Typically, walls are either painted or covered with wallpaper. Paint comes in different varieties: flat, eggshell, gloss or semi-gloss, and they easily create an aura for the entire room. Wallpapers do that too, with the wide range of patterns and color choices available in the market.
But some people find these usual wall treatments boring and plain. If you are one of them, there are many other wall treatment options that can surely make your walls stand out. Get answers to your questions by checking out Plastering National.
1. Wood paneling
Wood paneling is the most common and traditional paneling style for the walls. Wood is carved into boards and is attached over the walls to add warmth and appeal. It can suit contemporary or traditional interior styles depending on the size, color, staining and spacing of the panels. Wood panels can be carved from ebony, oak, teak, maple, walnut, pine, rosewood or other hardwood varieties. Another alternative is using hardboard paneling, which is made of treated and compressed wood pulp and a less expensive choice. There are also faux wood paneling, which is made of particle board covered with a plastic film that imitates the look of real wood.
Plaster wall treatments add a little depth and texture to any room. It adds a blotchy appearance to walls to create contrast and variation to break the monotony of a plain wall. Plaster treatments can achieve a lot of effects, like polished marble, stucco, and glaze. It can be subtle, heavy or tinted, but all are bringing texture and shade to the walls. Applying plaster used to be time-consuming and requires skills, but today, even first-time DIYers can do it on their own.
Wainscot is a lower wall covering that starts from the floor to around the middle of the walls. Sometimes, it reaches almost the 3/4ths of the wall up to the ceiling. Wainscoting is considered an alternative to typical floor-to-ceiling paneling to avoid visual overload. It creates a homey, elegant feel that suits most traditional and country-style interiors. It also protects the lower portion of the wall from wear and tear.
Wainscoting often makes use of tongue-and-groove wood headboard paneling or milled hardwoods fastened together, and it is usually white. It can also come in MDF panels that are primed and painted. Besides wood, tiles can also be used for wainscoting. It is often found in bathrooms, but you can innovative and install it in any room.
4. Leather panels
Authentic leather for a wall? Prepare your budget. But wall panels don’t need real leather, so a faux leather panel will do. It’s all about the look, so it’s fine. Attach tufted leather panels for one side of a wall to create a swanky and retro look. It is also easy to install since it only needs to be glued right into the wall. Once upholstered, it can also serve as a soundproofing device for your room. And if you need high-quality fluted wall panels, click the given link.
5. Faux stone and brick panels
Faux stone and brick panels are typically made of lightweight polyurethane or polyester resin and are molded to the shape and natural appearance of masonry. They are also injected with various dyes and pigments to produce the desired style. Stone and brick paneling include red brick, gray brick, white stone, desert stone, and river rock. This is not only used for the exteriors, but it also makes a great accent for the indoors. A brick wall serves a masculine backdrop for a man’s bedroom, and a stone wall makes an earthy and elegant background for a balcony, living room or lounge. Just a bit of advice: go easy with these panels. These may look too heavy if used all around the house, so consider installing it only for a couple of accent walls.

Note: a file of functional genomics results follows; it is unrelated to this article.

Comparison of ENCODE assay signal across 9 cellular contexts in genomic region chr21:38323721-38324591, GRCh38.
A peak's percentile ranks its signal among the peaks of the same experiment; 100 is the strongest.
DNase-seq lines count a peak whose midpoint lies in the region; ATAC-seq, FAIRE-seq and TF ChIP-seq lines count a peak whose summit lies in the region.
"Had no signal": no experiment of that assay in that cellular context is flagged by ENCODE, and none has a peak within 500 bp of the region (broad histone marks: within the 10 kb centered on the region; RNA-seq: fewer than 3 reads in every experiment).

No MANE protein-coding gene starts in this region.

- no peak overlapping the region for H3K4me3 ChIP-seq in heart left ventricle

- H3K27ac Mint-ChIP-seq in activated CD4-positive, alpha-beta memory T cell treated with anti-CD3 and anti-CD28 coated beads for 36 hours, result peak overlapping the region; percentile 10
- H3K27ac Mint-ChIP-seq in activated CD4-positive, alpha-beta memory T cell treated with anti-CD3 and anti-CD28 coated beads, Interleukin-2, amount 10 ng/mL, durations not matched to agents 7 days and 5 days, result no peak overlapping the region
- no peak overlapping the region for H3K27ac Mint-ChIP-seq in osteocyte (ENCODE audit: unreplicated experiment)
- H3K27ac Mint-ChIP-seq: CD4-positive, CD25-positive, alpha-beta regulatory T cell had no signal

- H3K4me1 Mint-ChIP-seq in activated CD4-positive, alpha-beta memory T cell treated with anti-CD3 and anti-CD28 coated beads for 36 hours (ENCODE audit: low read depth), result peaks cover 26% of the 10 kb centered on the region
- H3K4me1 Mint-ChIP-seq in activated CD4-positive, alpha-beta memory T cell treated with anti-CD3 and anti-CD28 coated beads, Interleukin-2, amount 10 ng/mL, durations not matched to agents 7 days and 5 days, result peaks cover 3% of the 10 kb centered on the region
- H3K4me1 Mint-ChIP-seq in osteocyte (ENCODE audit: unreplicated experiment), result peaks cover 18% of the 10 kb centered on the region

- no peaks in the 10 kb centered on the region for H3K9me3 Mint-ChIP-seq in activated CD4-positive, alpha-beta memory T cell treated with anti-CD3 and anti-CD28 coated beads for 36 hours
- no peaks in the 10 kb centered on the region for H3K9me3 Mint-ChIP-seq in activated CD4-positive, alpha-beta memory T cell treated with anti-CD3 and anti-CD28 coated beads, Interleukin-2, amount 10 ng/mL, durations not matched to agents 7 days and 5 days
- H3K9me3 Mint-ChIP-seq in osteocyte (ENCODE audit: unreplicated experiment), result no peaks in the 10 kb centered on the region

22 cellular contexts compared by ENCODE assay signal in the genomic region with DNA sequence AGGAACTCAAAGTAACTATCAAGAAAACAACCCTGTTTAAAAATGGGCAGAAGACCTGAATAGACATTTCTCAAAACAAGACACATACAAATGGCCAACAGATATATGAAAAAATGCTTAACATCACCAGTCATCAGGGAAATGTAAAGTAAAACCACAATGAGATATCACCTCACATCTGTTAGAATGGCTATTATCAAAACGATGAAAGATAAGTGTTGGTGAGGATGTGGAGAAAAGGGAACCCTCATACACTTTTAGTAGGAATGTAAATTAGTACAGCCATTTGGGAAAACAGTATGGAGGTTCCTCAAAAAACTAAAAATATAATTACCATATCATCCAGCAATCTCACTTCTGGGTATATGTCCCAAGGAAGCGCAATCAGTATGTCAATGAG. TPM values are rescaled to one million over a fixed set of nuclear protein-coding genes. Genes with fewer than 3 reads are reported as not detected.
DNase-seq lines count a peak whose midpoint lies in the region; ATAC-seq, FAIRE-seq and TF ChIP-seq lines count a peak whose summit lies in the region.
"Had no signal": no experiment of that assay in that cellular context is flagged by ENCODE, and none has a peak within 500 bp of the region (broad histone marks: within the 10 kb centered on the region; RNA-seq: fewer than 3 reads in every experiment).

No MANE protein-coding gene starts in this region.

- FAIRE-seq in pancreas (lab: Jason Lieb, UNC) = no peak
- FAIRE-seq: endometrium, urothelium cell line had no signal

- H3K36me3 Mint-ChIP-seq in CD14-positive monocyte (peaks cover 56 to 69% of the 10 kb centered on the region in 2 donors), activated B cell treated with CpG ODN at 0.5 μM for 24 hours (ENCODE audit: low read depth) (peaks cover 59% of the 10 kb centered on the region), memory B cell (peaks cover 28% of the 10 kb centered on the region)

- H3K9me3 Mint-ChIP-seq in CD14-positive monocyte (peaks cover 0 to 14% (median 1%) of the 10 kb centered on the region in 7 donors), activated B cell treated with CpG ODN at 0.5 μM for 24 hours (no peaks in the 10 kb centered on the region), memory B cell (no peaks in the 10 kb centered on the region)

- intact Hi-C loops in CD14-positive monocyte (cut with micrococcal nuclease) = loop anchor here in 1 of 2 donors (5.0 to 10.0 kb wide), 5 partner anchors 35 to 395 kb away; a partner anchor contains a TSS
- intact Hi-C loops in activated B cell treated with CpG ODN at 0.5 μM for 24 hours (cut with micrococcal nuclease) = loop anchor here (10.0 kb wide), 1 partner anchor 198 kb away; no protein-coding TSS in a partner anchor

There are two types of this paneling: manufactured stone veneer and faux stone veneer. Manufactured stone veneer is made of cement, aggregates and iron oxides, so it has (somehow) the durability of real stone. Meanwhile, faux stone veneer is made of polystyrene panels that are very light, making them fake as it can ever be. Faux stone veneer panels dent easier than the manufactured ones, so it’s best for areas that will not get much physical contact.
6. Mosaic tile
Mosaic tiles are typically used as interior decoration. Usually placed in the bathroom, mosaic tiles are practical additions to the wall because of its resistance to water. Plus, it adds vibrancy to the space. It can also be used for other parts of the home, especially in living room areas. Porcelain mosaic tiles, since they are always white, typically add patterns, textures and elegant vibe to a wall. Pebblestone mosaics are often used outdoors, but they add interesting colors and effect to the room. Meanwhile, bamboo mosaic tiles are perfect for homeowners looking for something fresh and modern. However, bamboo is not water-resistant, but it’s a sustainable material.
7. Stone or brick cladding
Authentic stone or brick cladding is expensive, but you will be sure that it will stay with you for decades once installed. Stone cladding can be availed in different forms such as marble, granite, and limestone. It is typically used outdoors because it is too heavy-duty for use indoors. The cladding protects the walls from outside elements, and it also helps avoid moisture absorption by the walls.
8. Fabric paneling
The fabric is not a typical choice for a wall treatment, but it brings an extravagant feel to the space. Fabric adds instant texture and coziness to a room. They can be used to cover an entire wall, or installed by squares of fabric panels to create a unique pattern. To create stripes, attach fabric panels vertically; to achieve the checkerboard effect, alternate the squares. You may also create a random design if you want.